Rafy Hay examines Cameron’s response to increasing pressure on all sides
This week at PMQs, among the depressingly constant jeering and shouting, some key points shone through. The first was that David Cameron is still pushing his economic rhetoric. The second is that Labour still can’t shake off the myths Cameron relies on, continuing under Jeremy Corbyn, a tradition started under Ed Miliband.
However, Cameron’s bluff style and broken-record rhetoric exposes a much more precarious position. The prime minister is faced with opposition from all fronts, including behind, from the Conservative backbenches. His early mention of the EU pre-empted a question from an aged Tory representing rural Devonshire, a clear symptom of the divisions Cameron has to manage during his second term in government. These traditionalist, older Conservatives, specifically from South England, are becoming a thorn in their leader’s side especially on the EU issue, as Cameron frantically tries to secure support from a more moderate urban demographic, as well as from big and small Business.
The government also faces increasing pressure from anti-austerity opposition, as Labour under Corbyn continue to articulate sentiments expressed across the country. Particular focus was given in this session to the Tory cuts to Employment and Support Allowance for cancer patients—as has become JC’s customary style, a question from his constituent Martin was used to lead into a question about the unfair nature of the cuts.
However, on this question, and on one about NHS waiting times, Cameron was as slippery a customer as always: instead of answering, he brought up the record of Labour-controlled Wales’ NHS. In a textbook piece of politician’s dodging, he deflected from the perilous state of England’s underfunded NHS and its failure to meet waiting list targets by linking Labour, Wales, Scotland, income tax, and welfare. The exasperating quote in all its terrible beauty is as follows:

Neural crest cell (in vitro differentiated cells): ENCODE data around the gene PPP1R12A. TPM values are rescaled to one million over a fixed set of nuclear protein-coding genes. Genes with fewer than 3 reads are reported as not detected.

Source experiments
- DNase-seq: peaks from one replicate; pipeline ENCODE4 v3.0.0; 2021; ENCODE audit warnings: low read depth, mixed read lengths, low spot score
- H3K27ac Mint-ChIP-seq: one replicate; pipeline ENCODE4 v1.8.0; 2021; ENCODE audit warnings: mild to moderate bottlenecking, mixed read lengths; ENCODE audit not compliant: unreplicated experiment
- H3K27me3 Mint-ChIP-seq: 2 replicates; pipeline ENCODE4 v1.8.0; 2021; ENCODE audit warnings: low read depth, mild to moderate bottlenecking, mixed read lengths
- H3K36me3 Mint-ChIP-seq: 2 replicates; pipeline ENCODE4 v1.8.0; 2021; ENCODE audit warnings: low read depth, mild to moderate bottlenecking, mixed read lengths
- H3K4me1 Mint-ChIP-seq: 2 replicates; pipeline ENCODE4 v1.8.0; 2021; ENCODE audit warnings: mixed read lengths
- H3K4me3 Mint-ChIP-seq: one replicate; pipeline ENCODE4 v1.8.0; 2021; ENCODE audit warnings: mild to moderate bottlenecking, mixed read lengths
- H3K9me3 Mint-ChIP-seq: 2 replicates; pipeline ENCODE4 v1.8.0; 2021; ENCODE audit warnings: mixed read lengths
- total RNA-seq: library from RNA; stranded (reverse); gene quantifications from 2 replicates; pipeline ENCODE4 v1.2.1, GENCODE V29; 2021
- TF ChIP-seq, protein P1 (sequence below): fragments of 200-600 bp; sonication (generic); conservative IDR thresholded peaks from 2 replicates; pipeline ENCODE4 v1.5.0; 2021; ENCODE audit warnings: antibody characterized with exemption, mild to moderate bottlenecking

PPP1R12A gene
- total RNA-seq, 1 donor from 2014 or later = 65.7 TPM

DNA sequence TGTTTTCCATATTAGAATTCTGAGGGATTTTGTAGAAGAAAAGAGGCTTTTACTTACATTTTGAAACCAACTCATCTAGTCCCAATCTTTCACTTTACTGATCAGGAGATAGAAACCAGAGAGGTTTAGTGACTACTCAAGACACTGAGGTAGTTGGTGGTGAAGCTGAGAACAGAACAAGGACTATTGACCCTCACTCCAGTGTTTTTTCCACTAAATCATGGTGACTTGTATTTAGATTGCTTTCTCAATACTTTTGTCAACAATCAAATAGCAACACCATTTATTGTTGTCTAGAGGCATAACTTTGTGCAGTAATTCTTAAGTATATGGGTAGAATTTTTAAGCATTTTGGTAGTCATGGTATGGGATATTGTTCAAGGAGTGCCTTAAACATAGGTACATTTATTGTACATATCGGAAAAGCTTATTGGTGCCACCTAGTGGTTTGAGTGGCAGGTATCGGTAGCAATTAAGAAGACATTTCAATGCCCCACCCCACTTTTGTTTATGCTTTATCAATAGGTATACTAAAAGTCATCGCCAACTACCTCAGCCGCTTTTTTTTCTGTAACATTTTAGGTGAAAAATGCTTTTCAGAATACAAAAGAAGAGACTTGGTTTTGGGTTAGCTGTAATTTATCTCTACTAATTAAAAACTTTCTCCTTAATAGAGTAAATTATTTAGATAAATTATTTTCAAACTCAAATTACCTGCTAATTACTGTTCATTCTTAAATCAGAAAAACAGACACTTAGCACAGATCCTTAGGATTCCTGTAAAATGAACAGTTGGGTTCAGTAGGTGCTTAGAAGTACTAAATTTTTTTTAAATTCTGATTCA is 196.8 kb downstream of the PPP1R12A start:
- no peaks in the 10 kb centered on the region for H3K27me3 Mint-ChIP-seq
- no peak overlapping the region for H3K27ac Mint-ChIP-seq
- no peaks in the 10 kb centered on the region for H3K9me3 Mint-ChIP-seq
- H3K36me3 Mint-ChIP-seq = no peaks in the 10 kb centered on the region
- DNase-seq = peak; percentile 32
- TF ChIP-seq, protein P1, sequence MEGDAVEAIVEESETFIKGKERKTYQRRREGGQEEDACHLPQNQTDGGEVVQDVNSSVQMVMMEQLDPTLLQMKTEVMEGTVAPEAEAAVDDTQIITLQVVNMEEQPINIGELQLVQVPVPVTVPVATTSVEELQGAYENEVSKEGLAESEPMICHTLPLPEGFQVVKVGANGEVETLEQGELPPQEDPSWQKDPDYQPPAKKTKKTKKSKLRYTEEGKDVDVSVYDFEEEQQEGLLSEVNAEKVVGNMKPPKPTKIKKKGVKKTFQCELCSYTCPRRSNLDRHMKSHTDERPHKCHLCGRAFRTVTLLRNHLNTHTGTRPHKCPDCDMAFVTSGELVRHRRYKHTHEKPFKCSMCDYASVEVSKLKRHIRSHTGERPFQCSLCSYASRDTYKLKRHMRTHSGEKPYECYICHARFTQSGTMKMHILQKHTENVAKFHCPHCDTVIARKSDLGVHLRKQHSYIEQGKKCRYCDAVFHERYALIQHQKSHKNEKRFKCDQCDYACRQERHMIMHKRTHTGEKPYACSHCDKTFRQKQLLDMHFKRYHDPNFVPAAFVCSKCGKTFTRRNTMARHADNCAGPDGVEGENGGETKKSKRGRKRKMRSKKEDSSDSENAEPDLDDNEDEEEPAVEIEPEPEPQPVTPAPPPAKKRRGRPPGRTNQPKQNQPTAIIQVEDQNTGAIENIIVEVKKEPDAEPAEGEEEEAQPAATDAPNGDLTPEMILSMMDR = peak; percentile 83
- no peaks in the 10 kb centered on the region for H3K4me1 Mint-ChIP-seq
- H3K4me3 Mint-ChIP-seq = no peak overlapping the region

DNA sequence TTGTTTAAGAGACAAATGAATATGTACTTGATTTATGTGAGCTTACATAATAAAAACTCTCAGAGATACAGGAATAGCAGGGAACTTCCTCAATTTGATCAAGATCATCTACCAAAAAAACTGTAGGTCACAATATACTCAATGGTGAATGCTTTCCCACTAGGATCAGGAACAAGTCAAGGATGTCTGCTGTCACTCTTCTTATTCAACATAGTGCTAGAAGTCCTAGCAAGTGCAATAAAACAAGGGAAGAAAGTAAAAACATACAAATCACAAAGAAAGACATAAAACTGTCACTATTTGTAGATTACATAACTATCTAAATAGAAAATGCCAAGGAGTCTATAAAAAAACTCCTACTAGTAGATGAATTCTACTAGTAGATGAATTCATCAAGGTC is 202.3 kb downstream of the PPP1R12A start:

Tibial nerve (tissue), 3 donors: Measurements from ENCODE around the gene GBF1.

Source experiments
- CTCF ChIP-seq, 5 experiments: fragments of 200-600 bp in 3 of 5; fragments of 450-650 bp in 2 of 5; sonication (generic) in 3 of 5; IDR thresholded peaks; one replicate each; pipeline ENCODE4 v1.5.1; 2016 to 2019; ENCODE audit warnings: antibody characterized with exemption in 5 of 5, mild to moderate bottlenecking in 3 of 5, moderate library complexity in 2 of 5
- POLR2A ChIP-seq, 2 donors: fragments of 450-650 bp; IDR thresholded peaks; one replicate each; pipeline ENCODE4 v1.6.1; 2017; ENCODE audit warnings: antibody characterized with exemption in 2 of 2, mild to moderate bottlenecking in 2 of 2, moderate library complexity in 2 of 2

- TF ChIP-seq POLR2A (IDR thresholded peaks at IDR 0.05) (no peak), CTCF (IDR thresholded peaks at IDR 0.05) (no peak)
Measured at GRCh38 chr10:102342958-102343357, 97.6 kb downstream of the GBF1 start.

“Labour runs Wales, and what has Labour done in Wales? Labour has cut the NHS in Wales. What Labour’s great plan is is now emerging [sic]: it wants to cut the NHS in Wales and put up income tax on hard-working people in Scotland. That is right. What are Labour going to do to radiographers in Scotland? Put up their taxes. What are they going to do nurses in Scotland? Put up their taxes. What are they going to do to dentists in Scotland? Put up their taxes. We now know Labour’s plan: higher taxes for more welfare. They have learned nothing in the last decade.”
It’s really quite impressive rhetoric-wise, and is worth studying in more detail. Cameron uses populist rhetoric (appeals to hard-working people and their tax returns), references economic blame and harks back to 2008 (tax is mentioned five times), and attempts to portray cuts as the result of Labour, rather than Tory, ideology. Corbyn’s failure to roundly rebut these points falls into what might be called the “Miliband Trap”: a perception of economic weakness dogged the former leader of the opposition and, according to the recently-released Beckett Report, was a key barrier to his election in May last year.
Cameron’s distraction, however, is starting to wear thin. JC could definitely have hammered the PM far harder on his mismanagement of the NHS and selling off the family silver, and his gentle reserve is becoming less endearing, and more infuriating as the weeks go on. There’s a strong case to be made that righteous fury over the mounting number of those dispossessed, deprived, and even driven to death by the Conservatives’ cuts would now be a more justified response to Cameron’s obfuscating than what we see now.
Cameron exposed, despite an ostentatious and theatrical performance, the cracks forming in his wall, as his kowtowing to China on industry was brought up twice, without a real response at all. His decision over the EU may drive even further wedges into his party, and if Corbyn can effectively rally support against Tory cuts, and combat myths still propagated about Labour’s economic credibility by the government, Cameron may have several serious problems on his hands.
Featured image credit: Wikimedia Common